Bright, bloody, and full of campy good fun, the most successful of Stuart Gordon’s many cinematic essays at Lovecraft now finds itself brought back to life on DVD and Blu-Ray with a lot of dedication from the folk at Second Sight and a little dash of re-agent. When the brilliant but deeply strange medical student Herbert West seeks to room with the all-American Dan Cain, Cain has no inkling of the circumstances that will soon find him a willing accessory to a series of increasingly macabre experiments.
The Film Itself
The real-life Lovecraft was a rum old bugger, full of poetic pretension and Gothic brood. While taking one of his least accomplished works – a burlesque of Frankenstein, written in serial format and dashed off for the cash – and adapting it for the fun-loving 80s horror scene that produced such major bits of frippery as Poltergeist, The Texas Chainsaw Massacre 2, and Evil Dead II: Dead By Dawn, might have seemed an unlikely formula for success, success is exactly what director Gordon and producer Brian Yuzna found, and subsequently failed to recapture with such efforts as From Beyond, Castle Freak, Dagon, Bride of Re-Animator, and Beyond Re-Animator. The ground for such a “desecration” of Lovecraft may have been laid not only by the Necronomic nonsense fuelling The Evil Dead, but also the interdimensional weirdness of Ghostbusters. The secret formula on which the film relies is its perfect pitch; audiences are not burdened with the heavy-handedness that would mar the fun factor of some of Gordon’s later endeavours, but neither are they spoken down to. Like its star turn by Jeffrey Combs, the film is earnest enough to trust, smart enough to respect, and sick enough to love.
Audio and Visuals
The film was never a slouch in the audio-visual department, carried along by a defiantly luminous re-agent colour and a correspondingly dark colour palette for added emphasis, with Richard Band’s loopy score heightening the fun. The job done here, then, cannot have represented hours and hours of work, but nonetheless, it’s a great-looking addition to anyone’s collection.
Packaged in a luridly-decorated steelbook case, the disc menu treats us to the familiar pulsing cardiogram visual with the iconic score pounding away over the top. It’s a treat of a menu and is guaranteed to get fans’ pulses racing in anticipation.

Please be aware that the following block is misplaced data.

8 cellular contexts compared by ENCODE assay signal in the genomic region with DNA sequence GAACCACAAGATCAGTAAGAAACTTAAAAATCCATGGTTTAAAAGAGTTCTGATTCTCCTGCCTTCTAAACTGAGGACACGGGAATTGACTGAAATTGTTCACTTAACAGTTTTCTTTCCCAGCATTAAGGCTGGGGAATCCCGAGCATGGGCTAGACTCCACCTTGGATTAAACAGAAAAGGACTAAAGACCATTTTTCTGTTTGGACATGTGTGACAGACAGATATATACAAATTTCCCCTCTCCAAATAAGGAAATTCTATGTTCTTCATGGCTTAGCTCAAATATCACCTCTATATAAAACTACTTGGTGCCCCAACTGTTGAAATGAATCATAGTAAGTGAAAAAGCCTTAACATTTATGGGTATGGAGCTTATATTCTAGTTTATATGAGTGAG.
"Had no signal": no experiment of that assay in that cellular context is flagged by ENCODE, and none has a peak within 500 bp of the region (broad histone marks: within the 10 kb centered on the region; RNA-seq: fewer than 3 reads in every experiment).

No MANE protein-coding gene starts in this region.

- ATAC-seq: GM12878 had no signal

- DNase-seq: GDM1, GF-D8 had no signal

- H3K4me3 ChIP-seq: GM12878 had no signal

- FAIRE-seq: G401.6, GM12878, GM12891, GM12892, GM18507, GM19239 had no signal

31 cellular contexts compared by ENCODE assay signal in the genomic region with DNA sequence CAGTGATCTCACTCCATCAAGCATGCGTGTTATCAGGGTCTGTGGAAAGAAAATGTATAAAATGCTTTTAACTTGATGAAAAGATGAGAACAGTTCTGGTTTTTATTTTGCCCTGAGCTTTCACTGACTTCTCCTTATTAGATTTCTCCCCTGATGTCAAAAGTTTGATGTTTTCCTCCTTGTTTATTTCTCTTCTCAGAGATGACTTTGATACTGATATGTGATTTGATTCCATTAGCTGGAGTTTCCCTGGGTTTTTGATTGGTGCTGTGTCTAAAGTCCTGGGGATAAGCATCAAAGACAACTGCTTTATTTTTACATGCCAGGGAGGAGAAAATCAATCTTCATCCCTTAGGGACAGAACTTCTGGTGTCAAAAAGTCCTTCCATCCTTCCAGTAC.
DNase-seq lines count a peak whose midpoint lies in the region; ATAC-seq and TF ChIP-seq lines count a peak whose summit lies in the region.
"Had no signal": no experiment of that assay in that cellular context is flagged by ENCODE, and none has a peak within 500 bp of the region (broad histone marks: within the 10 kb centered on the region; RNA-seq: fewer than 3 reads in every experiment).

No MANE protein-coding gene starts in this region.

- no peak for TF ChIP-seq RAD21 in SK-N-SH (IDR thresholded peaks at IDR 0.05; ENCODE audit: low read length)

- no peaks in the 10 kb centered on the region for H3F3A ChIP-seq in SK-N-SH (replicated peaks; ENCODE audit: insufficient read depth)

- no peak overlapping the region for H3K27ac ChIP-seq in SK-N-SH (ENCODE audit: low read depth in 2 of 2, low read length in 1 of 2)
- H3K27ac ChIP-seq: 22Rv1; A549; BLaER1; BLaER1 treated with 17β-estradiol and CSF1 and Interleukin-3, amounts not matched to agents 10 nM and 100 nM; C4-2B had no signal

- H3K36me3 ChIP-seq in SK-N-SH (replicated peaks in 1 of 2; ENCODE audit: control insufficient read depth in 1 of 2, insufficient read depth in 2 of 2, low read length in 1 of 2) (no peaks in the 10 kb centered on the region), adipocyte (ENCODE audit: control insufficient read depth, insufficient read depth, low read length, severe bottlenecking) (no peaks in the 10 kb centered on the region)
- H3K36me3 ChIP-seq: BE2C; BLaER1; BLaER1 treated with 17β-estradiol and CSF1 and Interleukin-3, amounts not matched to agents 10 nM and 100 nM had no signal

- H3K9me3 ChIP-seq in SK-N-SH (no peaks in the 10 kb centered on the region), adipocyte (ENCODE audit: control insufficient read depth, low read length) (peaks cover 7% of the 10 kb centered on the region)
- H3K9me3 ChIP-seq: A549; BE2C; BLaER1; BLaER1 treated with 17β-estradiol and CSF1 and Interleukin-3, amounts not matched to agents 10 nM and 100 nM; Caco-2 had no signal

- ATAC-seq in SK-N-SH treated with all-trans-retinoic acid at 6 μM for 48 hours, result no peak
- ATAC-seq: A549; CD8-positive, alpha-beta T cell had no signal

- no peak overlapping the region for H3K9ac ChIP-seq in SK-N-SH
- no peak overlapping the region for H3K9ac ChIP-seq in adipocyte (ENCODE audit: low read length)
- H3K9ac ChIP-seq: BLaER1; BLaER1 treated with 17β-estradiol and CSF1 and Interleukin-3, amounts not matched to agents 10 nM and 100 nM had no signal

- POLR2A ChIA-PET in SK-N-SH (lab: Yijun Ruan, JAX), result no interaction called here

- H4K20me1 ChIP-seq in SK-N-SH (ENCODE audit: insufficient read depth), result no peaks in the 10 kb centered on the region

The main thing worth talking about here is that Second Sight have made available two versions of the film. In preparing an R-rated Re-Animator for US release, many gory scenes were cut and, to make up for the loss in runtime, a number of subplots were reintegrated into the film, including the telepathic abilities of villain Dr. Hill, without which some characters’ behaviour seems quite inconsistent. The first disc houses Stuart Gordon’s preferred, pacy Unrated Version, while the second disc features the Integral Version, which retains the extra scenes from the R-Rated Version while re-adding the previously cut gore. The Unrated Version features two commentaries, one by the director and one by producer Yuzna with actors Jeffrey Combs (Herbert West), Robert Sampson (Dean Halsey), Barbara Crampton (Megan Halsey) and Bruce Abbott (Dan Cain). Over on Disc 2, viewers will find interviews with Stuart Gordon and Brian Yuzna; writer Dennis Paoli; composer Richard Band (who defends his pastiching of Bernard Herrmann’s Psycho); and Fangoria editor Tony Timpone. Richard Band also hosts a music discussion, in which he plays around with a synthesiser and explains some general principles of scoring. There is also a feature-length making-of, “Re-Animator – Resurrectus” along with the usual collection of deleted scenes, extended scenes, trailers, and stills.
A film as invigorating and sheerly enjoyable now as it’s ever been, given a new lease of life on Blu-Ray and bursting with extras, the only possible criticism one could have of this release is that Second Sight couldn’t manage to squeeze in the film’s two sequels. Nevertheless, this package is unadulterated splattery fun.
Re-Animator arrives on our shelves today (14th March), will you be buying yourself a copy? Let us know in the comment box below!